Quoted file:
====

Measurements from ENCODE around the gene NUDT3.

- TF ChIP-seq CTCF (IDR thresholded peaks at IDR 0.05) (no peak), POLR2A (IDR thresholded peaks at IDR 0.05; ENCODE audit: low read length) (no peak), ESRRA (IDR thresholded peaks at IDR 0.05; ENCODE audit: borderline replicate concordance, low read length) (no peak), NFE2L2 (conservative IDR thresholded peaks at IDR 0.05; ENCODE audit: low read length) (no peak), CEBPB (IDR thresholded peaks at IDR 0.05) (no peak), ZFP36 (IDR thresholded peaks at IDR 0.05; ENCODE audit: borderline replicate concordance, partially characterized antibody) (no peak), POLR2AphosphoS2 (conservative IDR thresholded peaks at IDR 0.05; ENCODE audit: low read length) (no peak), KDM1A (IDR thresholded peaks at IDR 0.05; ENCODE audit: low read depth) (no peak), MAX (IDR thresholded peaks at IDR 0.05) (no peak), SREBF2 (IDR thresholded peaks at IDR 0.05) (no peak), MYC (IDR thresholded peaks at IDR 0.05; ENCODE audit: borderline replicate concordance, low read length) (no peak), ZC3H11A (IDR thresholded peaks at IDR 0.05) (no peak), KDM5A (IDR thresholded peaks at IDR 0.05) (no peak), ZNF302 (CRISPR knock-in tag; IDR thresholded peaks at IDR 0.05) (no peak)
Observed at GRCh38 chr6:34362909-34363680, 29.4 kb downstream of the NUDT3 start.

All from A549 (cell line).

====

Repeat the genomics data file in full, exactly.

Measurements from ENCODE around the gene NUDT3.

- TF ChIP-seq CTCF (IDR thresholded peaks at IDR 0.05) (no peak), POLR2A (IDR thresholded peaks at IDR 0.05; ENCODE audit: low read length) (no peak), ESRRA (IDR thresholded peaks at IDR 0.05; ENCODE audit: borderline replicate concordance, low read length) (no peak), NFE2L2 (conservative IDR thresholded peaks at IDR 0.05; ENCODE audit: low read length) (no peak), CEBPB (IDR thresholded peaks at IDR 0.05) (no peak), ZFP36 (IDR thresholded peaks at IDR 0.05; ENCODE audit: borderline replicate concordance, partially characterized antibody) (no peak), POLR2AphosphoS2 (conservative IDR thresholded peaks at IDR 0.05; ENCODE audit: low read length) (no peak), KDM1A (IDR thresholded peaks at IDR 0.05; ENCODE audit: low read depth) (no peak), MAX (IDR thresholded peaks at IDR 0.05) (no peak), SREBF2 (IDR thresholded peaks at IDR 0.05) (no peak), MYC (IDR thresholded peaks at IDR 0.05; ENCODE audit: borderline replicate concordance, low read length) (no peak), ZC3H11A (IDR thresholded peaks at IDR 0.05) (no peak), KDM5A (IDR thresholded peaks at IDR 0.05) (no peak), ZNF302 (CRISPR knock-in tag; IDR thresholded peaks at IDR 0.05) (no peak)
Observed at GRCh38 chr6:34362909-34363680, 29.4 kb downstream of the NUDT3 start.

All from A549 (cell line).